Farmers threshing paddy in Mechinagar-7, Jhapa in this file photo. Photo: Raju Adhikari/Republica
JHAPA, Dec 21: Food products prices in the market are ever increasing. Because of soaring prices of rice, pulse and vegetables, managing two meals a day has become a challenge for the poor. On the other hand farmers are forced to sell their produce at cheaper rates. Paddy farmers in Jhapa lament that due to the gross negligence of government bodies, every year they are deprived of returns from their produce.
“This is not a new story. Government is not concerned about securing our interest. As it has not fixed market prices for the paddy we are selling them at cheaper rates while the traders are selling the same at higher prices to the consumers,” Prithivi Bikram Rai, of Mechinagar Jhapa said. “On the one hand, consumers pay very high prices for rice, and on the other hand, farmers like us get very low price for the paddy. This makes the middlemen rich.”
Rai accused the government turning dumb and deaf when it comes to securing the farmer's interests. Even though they have been facing loss, year after year, because of the sluggishness of concerned authorities, the government remains indifferent, he said.
Farmers like Rai have been left in the lurch due to the inability of concerned authorities to fix inter-ministerial row. Two months ago the Ministry of Agriculture (MoA) had fixed price for paddy. Though the prices were not as they expected, it was somewhat close to the farmer's expectation. “The prices proposed by the ministry were not actually what we expected. But still they were better and we were really hopeful of getting better prices for our produce this year, than last year,” Rai said.
However, their hopes were dashed after the Ministry of Supply rejected the proposed prices. Since then both ministries have failed to reach consensus on a new set of prices. This has infuriated farmers who feel that the government is trying to discourage farmers. “Instead of encouraging farmers, the government is hell bent on discouraging us. It seems that we are not going to get appropriate price of our sweat and blood even this year also,” he said. “What's the use of working so hard in the farms if it does not pay off?”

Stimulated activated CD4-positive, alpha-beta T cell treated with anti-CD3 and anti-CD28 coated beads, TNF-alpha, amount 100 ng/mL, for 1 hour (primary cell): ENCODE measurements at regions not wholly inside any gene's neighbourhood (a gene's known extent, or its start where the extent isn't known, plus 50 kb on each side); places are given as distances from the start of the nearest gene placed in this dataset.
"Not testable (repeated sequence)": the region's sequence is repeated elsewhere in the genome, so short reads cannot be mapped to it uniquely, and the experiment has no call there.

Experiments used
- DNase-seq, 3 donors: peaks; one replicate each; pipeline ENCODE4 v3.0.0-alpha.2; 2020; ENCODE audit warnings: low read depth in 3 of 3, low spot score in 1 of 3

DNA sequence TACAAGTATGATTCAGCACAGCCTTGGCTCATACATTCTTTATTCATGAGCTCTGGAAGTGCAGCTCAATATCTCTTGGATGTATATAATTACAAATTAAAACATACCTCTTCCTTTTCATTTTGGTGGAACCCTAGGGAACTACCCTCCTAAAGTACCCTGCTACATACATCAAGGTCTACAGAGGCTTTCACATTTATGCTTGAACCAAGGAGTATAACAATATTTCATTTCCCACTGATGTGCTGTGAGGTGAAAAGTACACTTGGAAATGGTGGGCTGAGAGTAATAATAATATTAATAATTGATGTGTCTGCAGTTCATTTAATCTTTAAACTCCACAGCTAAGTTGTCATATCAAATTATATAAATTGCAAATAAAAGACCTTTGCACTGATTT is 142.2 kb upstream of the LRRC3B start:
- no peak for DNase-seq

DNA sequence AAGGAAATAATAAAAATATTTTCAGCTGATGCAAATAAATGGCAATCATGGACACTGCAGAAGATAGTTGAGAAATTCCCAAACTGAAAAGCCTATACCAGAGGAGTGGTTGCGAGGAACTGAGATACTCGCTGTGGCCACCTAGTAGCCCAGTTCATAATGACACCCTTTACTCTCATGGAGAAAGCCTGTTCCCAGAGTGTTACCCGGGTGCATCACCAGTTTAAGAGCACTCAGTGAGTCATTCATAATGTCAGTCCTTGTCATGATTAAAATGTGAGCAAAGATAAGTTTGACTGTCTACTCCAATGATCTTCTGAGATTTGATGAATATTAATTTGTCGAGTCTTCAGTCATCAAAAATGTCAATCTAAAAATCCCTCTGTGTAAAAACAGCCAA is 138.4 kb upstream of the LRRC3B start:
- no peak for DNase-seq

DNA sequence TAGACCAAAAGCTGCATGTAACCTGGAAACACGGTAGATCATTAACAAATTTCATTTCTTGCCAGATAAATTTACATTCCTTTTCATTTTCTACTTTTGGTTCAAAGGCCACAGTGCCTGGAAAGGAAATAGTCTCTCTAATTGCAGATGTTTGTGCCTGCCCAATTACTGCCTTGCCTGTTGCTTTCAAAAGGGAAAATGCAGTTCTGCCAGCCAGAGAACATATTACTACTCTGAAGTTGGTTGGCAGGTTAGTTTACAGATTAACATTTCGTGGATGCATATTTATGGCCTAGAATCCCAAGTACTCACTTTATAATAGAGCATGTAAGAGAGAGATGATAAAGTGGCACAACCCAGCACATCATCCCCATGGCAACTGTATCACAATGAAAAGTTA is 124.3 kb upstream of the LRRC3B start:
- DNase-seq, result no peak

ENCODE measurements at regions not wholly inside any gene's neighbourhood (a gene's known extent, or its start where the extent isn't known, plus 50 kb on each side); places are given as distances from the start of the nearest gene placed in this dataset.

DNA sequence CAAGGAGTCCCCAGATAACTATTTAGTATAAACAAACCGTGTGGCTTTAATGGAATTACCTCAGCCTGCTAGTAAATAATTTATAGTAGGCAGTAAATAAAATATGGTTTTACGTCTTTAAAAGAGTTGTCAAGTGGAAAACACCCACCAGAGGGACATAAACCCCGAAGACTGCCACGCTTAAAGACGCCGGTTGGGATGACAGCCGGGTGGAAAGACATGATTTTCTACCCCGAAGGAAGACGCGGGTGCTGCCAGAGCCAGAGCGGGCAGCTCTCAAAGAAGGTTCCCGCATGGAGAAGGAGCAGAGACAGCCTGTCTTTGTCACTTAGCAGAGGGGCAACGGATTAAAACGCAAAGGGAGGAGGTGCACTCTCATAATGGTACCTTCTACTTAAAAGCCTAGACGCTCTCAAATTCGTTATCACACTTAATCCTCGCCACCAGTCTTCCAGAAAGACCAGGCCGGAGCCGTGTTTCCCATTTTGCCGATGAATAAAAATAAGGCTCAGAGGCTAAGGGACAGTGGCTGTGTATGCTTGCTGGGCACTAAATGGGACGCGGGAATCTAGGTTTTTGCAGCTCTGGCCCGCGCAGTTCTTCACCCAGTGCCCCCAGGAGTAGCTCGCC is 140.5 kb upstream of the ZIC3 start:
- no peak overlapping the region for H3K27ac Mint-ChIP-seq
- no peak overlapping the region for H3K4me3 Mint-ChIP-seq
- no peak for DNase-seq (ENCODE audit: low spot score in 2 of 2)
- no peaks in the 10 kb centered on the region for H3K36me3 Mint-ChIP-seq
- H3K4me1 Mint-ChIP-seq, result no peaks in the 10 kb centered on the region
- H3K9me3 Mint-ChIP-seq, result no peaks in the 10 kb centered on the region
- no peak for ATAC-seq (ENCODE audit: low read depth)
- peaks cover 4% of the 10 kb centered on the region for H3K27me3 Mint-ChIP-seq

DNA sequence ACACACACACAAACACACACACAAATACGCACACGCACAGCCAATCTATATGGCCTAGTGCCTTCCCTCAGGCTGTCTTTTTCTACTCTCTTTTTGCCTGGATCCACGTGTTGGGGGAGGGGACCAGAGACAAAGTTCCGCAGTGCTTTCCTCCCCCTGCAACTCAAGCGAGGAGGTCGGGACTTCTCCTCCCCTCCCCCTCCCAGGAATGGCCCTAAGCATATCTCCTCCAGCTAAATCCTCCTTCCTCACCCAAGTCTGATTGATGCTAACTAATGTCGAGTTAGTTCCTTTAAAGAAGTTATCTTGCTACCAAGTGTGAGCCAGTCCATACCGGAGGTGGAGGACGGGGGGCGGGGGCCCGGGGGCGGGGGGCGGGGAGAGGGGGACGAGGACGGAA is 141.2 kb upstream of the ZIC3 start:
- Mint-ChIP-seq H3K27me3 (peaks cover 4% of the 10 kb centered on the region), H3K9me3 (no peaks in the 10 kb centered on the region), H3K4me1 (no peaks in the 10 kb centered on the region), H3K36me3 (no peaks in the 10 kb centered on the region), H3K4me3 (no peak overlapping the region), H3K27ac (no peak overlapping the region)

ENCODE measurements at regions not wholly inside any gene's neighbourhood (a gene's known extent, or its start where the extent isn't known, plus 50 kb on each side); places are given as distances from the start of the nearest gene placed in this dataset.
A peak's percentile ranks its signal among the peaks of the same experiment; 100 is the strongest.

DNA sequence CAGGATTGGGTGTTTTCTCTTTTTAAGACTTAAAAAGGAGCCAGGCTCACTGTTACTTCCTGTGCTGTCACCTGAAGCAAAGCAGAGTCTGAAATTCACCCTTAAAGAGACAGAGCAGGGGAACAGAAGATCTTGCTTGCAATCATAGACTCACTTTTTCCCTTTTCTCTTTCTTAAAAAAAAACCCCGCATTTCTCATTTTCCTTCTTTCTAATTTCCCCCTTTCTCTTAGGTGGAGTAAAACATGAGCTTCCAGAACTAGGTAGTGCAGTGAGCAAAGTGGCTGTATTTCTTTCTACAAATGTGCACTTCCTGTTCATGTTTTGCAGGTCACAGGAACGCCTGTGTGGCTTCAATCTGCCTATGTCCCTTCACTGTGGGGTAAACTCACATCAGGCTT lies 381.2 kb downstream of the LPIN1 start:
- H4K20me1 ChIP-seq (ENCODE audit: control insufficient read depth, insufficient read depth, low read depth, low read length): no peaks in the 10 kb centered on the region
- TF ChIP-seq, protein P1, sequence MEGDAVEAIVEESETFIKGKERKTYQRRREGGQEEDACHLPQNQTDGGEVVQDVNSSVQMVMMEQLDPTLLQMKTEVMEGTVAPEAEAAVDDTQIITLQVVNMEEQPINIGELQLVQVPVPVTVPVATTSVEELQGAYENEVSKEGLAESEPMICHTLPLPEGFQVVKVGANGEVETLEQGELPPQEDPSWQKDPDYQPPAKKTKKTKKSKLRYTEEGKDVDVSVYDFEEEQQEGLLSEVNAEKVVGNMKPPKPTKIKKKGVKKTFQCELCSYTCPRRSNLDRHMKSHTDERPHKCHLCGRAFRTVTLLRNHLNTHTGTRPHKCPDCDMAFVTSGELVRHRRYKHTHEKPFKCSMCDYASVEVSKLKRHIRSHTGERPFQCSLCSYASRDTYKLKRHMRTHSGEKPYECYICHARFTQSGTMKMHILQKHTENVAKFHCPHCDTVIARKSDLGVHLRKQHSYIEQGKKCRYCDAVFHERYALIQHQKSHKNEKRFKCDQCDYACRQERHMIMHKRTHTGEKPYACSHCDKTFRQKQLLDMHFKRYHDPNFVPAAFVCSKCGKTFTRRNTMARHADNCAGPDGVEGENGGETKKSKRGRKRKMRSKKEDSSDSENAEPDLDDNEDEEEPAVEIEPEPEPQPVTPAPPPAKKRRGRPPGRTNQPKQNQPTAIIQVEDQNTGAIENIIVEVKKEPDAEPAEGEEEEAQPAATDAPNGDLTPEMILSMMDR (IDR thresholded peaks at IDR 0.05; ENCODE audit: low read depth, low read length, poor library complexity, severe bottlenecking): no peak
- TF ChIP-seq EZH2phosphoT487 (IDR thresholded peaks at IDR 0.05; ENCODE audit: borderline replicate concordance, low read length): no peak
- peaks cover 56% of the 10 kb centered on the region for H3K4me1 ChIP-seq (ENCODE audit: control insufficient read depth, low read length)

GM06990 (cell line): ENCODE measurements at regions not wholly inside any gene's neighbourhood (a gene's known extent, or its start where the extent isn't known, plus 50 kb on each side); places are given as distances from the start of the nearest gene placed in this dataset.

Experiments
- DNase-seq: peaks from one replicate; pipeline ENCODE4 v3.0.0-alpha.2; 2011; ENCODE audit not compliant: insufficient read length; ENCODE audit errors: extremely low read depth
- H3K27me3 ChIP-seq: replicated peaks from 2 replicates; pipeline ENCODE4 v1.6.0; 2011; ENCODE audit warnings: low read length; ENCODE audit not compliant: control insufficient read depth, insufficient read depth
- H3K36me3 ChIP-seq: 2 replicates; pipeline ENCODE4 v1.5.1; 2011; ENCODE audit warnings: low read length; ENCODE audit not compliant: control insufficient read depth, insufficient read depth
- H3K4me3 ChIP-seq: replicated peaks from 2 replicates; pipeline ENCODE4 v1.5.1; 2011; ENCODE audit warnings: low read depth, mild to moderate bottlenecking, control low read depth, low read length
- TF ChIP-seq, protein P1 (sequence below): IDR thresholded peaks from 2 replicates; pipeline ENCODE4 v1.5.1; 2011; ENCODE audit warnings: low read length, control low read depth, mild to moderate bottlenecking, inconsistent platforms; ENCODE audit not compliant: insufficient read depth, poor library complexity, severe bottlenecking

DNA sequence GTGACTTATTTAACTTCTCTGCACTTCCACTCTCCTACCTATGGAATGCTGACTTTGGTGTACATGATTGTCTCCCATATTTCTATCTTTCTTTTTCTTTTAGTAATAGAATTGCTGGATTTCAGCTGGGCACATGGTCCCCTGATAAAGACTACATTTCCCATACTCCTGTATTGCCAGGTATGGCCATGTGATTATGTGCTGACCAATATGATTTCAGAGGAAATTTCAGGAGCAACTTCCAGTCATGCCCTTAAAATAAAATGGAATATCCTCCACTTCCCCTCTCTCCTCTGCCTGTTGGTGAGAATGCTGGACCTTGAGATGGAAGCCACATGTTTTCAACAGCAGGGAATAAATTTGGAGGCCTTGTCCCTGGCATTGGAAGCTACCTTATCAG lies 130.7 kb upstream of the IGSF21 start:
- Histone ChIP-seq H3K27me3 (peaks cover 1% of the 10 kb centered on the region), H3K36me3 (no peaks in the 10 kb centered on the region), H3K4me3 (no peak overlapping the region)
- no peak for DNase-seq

It seems that we are not going to get appropriate price of our sweat and blood even this year also. What's the use of working so hard in the farms if it does not pay off?
-- Prithivi Bikram Rai, a farmer from Mechinagar-7
A senior official at the MoA said that the ministry had proposed better prices for paddy this year by considering the long-held grievances of the farmers. However, the MoS rejected the proposed prices claiming that traders would not accept them.
“Officials at the MoS claimed that it would be of no use if the prices are not accepted by traders for purchasing paddy from farmers and government. In such a condition, the government would also be not able to buy paddy from the farmers,” he said elaborating on the unresolved standoff.
In its proposal MoA had proposed to provide Rs 828 for 40 kg of paddy, with slight variations depending on the quality of the rice. As the proposal was rejected and new prices have not been agreed, farmers are presently selling 40 kg of paddy at Rs 650.
Ranjit, a paddy which sells at expensive rates in the market, is fetching no more than Rs 700 per 40 kg, farmers say stating that price does not even return their investment.
District Agriculture Office informed that paddy was planted in 87,500 hectors in the district this year. Only half of this land has irrigation facility.
“Yield in farms without irrigation facility is very poor. This affects the earning of a farmer,” said Madeni Prasad Baral, a farmer from Birtamod. “We are given neither fertilizer, nor saplings nor irrigation facilities by the government. And on top of all these woes, the government does not even fix the minimum price benchmark for selling our produce,” he lamented.
He informed that for the past few years he has been continuously bearing loss from the paddy sales. “I was hopeful that this year the government would address our concerns. But this year also they have been excusing themselves on various pretexts, while farmers like me are forced to bear loss.”
Baral said that paddy production is very costly and takes lot of efforts adding that tractors charge steep prices to plough even a small farm. “If we add labor, tractor, seed, fertilizer and sapling costs, there is huge investment in paddy farming from plantation to harvest. But the government does not see this.”